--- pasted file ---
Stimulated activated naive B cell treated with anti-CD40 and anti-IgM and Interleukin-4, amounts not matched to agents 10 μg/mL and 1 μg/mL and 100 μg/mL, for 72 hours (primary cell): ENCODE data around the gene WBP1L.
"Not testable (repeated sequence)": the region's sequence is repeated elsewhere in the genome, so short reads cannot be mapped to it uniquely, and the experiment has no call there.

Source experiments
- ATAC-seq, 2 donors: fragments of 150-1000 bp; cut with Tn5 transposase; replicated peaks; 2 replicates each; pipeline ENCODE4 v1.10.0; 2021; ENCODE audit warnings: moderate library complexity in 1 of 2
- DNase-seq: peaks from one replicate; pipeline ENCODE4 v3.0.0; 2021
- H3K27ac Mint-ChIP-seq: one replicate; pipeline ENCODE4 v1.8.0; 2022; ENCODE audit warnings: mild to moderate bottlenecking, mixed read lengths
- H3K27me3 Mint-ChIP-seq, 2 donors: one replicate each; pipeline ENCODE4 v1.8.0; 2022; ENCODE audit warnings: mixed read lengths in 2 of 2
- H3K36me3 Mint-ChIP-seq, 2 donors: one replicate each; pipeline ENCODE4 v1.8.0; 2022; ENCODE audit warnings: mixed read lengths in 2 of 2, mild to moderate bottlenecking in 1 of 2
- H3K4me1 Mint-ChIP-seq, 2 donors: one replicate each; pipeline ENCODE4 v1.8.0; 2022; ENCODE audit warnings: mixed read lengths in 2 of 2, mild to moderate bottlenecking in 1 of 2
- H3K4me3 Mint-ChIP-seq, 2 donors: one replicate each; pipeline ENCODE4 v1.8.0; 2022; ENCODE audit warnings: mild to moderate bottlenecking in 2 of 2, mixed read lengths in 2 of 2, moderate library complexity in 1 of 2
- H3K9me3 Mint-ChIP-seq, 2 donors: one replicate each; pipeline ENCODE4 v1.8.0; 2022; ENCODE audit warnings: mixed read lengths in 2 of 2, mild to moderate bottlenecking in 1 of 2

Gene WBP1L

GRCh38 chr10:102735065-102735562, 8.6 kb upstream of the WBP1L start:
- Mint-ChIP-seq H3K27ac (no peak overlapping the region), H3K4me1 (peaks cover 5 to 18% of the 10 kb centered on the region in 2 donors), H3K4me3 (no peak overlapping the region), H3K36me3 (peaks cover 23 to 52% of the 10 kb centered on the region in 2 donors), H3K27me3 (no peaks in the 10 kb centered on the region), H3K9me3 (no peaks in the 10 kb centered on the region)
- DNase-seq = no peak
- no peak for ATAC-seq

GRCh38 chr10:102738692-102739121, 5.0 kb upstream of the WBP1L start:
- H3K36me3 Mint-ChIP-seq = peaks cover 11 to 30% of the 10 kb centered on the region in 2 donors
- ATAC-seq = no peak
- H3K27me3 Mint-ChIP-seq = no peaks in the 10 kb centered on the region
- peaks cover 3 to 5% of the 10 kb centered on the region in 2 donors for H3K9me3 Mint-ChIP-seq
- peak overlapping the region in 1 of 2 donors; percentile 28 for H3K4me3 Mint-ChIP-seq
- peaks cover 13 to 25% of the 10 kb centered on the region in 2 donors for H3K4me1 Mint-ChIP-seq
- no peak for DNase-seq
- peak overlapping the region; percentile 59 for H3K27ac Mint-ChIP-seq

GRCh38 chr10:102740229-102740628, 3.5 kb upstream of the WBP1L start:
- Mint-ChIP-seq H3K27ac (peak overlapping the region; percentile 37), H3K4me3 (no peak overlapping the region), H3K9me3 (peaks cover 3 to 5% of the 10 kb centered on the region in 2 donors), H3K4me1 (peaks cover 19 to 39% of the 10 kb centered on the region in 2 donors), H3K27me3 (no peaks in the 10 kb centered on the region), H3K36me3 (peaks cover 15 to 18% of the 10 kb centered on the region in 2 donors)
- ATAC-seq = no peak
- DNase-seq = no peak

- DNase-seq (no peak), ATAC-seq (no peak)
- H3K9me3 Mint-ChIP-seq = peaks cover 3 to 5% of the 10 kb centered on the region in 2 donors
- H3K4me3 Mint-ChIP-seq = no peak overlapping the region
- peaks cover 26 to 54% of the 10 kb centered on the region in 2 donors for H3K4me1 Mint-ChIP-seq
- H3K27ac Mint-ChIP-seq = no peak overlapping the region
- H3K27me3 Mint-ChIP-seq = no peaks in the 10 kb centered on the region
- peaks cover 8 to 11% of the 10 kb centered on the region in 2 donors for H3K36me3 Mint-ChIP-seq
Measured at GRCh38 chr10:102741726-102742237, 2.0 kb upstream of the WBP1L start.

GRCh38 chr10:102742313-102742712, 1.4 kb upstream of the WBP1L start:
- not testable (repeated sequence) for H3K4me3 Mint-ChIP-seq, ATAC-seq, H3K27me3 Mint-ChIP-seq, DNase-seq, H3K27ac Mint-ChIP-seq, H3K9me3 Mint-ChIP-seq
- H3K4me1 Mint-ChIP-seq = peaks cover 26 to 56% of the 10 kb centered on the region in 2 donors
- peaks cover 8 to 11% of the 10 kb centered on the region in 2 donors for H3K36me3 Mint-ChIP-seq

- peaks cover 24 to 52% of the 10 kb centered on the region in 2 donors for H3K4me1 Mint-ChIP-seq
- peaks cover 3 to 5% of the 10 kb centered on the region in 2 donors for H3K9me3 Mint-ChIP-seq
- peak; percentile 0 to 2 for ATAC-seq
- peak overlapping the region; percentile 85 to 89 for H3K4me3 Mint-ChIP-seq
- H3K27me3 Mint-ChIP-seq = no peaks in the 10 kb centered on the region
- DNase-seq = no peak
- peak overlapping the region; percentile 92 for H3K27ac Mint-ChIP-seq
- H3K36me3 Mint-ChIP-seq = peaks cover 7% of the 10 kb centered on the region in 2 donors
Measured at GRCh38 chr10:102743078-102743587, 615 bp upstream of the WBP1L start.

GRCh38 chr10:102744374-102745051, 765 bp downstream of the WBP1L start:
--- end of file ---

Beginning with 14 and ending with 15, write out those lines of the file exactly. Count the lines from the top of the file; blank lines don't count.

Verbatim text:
- Mint-ChIP-seq H3K27ac (no peak overlapping the region), H3K4me1 (peaks cover 5 to 18% of the 10 kb centered on the region in 2 donors), H3K4me3 (no peak overlapping the region), H3K36me3 (peaks cover 23 to 52% of the 10 kb centered on the region in 2 donors), H3K27me3 (no peaks in the 10 kb centered on the region), H3K9me3 (no peaks in the 10 kb centered on the region)
- DNase-seq = no peak